Now in its 15th year, Learning Abstracts features a variety of aspects of the community college field’s focus on learning, including but not limited to (1) programs and services that create substantive change in individual learners; (2) profiles of activities that engage learners as full partners in the learning process and help students toward achievement of their educational goals; (3) innovative effective or promising practices in teaching and learning; (4) strategies to involve all college employees in supporting student learning, retention, and completion; (6) innovative uses of physical and virtual spaces to create effective, supportive learning environments; and (7) programs to document learning outcomes. While there are many ways to approach the task of preparing a manuscript for Learning Abstracts, what follows are some suggestions that should help prospective authors.
Contact a member of the editorial team to discuss your idea. Touching base with an editorial team member can save considerable time. Typically, editor and author work closely together to target submissions to the series audience and to ensure that the article meets the format and style guidelines. While the call for manuscripts is open, authors who take the time to make the connection with the editorial team prior to submitting a manuscript will have a better chance for a manuscript to be accepted quickly.
Focus on the audience. Learning Abstracts is targeted to provide meaningful content for faculty, staff, and administrators in community and technical colleges around the world. Keep in mind that this audience is made up of busy people with hectic schedules and much competition for their time. Authors should use straightforward prose and provide useful content.
Organize the article clearly. One of the most common difficulties of submitting authors is the failure to build a clear organizational structure - one that is easy to follow. Again, the audience for the series is made up of individuals with little time to spare. So, here are some basic guidelines regarding organization:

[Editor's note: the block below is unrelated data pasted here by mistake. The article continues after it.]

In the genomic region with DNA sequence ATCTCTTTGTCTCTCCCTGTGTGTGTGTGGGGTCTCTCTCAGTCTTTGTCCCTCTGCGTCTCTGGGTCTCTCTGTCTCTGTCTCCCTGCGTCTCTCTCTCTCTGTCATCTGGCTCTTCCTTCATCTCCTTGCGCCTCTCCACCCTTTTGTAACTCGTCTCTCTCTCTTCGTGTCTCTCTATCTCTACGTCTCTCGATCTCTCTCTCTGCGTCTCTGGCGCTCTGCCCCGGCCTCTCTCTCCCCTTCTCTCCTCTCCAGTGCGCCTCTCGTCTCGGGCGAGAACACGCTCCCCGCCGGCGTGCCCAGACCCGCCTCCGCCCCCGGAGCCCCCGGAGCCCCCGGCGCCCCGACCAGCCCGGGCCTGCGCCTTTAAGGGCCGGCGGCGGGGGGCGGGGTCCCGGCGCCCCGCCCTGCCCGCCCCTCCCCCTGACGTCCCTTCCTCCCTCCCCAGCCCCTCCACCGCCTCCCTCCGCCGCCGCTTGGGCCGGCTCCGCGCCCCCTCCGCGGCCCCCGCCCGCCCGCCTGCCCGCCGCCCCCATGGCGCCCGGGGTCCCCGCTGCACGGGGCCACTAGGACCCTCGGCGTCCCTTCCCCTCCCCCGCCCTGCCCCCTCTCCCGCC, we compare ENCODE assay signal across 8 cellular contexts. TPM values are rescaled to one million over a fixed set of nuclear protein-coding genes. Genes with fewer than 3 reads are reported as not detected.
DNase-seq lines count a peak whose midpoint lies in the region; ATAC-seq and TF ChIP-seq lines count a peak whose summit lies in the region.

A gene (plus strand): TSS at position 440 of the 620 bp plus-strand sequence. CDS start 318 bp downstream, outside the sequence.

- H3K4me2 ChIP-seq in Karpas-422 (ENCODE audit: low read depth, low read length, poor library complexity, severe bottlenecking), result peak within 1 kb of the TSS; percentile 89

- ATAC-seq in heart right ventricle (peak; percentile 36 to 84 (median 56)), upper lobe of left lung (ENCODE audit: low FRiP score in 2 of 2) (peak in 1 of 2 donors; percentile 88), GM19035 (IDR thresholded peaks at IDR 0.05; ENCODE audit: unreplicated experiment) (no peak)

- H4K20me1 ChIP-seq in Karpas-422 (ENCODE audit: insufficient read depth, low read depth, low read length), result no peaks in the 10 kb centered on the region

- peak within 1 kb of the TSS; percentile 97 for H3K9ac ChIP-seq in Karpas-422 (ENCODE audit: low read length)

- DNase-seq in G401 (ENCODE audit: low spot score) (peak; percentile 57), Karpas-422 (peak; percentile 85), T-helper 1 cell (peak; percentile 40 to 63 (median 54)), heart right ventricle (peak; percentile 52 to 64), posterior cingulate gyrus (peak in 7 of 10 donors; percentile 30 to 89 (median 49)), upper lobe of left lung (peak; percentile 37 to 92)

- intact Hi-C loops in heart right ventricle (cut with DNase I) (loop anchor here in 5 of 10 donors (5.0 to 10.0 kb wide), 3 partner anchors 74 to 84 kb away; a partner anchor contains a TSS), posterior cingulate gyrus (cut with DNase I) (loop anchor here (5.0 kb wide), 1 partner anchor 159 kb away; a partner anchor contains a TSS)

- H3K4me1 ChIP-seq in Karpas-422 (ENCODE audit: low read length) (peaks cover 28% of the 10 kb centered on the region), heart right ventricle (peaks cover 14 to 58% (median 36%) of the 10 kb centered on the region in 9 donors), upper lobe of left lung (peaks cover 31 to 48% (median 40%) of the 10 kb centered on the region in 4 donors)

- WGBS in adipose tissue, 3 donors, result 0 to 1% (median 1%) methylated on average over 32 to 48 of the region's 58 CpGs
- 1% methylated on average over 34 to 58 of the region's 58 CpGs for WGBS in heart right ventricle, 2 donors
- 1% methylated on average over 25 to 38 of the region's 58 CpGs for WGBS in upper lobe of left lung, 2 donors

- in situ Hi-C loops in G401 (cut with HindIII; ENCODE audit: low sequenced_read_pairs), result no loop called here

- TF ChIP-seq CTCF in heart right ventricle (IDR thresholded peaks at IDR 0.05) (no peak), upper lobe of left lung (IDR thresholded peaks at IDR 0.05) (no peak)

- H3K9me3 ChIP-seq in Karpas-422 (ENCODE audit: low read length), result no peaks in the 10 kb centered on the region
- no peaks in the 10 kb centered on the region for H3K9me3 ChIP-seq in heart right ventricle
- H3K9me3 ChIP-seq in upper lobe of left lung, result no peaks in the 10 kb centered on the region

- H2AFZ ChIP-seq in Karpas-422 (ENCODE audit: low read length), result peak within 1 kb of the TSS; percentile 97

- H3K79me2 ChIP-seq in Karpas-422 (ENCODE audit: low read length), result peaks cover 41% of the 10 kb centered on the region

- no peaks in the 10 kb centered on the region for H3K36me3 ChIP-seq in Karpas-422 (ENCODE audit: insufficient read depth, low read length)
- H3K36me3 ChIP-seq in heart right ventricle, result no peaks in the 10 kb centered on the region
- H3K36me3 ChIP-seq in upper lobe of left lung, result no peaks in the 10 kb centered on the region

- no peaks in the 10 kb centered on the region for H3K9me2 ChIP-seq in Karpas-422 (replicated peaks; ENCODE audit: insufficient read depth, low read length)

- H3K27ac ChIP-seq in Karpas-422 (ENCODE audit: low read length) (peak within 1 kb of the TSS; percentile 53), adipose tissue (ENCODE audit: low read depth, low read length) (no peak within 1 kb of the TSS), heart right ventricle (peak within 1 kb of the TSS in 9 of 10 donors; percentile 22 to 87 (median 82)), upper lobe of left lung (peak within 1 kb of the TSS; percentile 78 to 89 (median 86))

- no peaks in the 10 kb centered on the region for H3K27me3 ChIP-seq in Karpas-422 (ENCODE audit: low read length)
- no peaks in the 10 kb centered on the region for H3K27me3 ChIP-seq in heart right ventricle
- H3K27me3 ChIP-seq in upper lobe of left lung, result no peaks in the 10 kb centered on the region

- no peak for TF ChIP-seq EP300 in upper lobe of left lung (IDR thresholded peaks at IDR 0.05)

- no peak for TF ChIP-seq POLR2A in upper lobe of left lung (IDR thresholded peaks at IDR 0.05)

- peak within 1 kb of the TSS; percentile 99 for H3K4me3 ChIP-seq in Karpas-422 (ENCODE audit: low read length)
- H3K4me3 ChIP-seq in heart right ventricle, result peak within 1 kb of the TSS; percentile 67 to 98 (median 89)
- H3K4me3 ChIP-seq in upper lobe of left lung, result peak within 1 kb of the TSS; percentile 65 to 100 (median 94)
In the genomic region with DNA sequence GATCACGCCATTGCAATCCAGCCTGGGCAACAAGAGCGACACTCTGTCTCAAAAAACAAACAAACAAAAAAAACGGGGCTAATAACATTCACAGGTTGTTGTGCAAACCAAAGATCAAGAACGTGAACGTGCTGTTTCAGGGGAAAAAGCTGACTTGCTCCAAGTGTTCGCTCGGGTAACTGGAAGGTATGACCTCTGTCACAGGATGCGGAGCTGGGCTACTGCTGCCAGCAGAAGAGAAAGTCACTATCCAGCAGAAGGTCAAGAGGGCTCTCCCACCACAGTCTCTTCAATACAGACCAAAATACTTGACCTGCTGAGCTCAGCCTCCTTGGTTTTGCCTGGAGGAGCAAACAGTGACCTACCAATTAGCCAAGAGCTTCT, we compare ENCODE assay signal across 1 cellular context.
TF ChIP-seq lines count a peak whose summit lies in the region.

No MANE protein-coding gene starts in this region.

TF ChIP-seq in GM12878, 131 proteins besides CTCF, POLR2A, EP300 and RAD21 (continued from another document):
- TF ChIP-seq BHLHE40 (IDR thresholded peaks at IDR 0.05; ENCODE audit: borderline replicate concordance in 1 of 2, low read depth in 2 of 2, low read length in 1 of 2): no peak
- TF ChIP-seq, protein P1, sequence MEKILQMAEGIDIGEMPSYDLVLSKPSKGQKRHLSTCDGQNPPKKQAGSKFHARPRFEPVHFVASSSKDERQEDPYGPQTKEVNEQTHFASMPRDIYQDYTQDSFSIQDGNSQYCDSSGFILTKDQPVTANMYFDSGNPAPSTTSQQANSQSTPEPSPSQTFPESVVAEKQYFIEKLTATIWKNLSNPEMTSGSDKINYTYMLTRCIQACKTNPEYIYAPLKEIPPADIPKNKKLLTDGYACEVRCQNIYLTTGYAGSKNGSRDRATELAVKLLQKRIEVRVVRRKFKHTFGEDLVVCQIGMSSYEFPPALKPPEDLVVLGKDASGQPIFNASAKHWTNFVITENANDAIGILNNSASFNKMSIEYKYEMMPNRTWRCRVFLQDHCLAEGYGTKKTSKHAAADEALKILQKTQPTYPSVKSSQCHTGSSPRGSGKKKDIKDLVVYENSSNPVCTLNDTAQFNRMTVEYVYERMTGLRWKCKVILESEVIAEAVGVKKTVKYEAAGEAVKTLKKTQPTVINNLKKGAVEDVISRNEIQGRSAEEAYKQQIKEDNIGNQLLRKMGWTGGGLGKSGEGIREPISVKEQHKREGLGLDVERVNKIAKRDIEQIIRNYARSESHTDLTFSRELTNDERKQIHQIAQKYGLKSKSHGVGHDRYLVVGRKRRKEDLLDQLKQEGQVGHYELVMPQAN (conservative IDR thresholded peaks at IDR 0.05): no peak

- Provide a brief introduction that places the subject in context and forecasts the central idea. This section is typically one to three paragraphs long and previews the task, challenge, idea, or subject to be discussed. In addition, local or institution-based topics must be framed in a national or international context.
- Include several major sections with meaningful section titles. Two to five sections that organize the central points of the argument, outline the steps in a process, or delineate the elements of an initiative will help the reader better understand the message and follow the flow of the piece. At least one section should focus on the evaluation process used to determine the success of the initiative, program, or practice, as well as a summary of any relevant results or findings that may be available.
- Finish strongly. Include one or two concluding paragraphs that bring the sections together and reinforce the relevance, utility, or significance of the article.
- Use Learning Abstracts' style. Manuscripts are generally 1,500 to 2,000 words in length and written in narrative prose using third person. First or second person (I, we, and you), references or citations, long quotations, and the names of individuals should be avoided unless absolutely necessary. If citations or quotations are necessary, please provide full references and permissions. To avoid inconsistencies and errors, rely on dictionaries and language manuals in lieu of digital spelling and grammar checkers. Finally, please do not use electronic tracking in your manuscript.
- Review past Learning Abstracts. Past articles from the series should be reviewed for guidance in developing an article for Learning Abstracts. Each of the suggestions discussed here will be in evidence in past issues, making them most useful models.
Submit the manuscript as a Word document. Attach the manuscript as a Word document to an email message addressed to Cynthia Wilson at email@example.com.
For more information or to discuss a possible submission, contact
Cynthia Wilson, Vice President, Learning and Research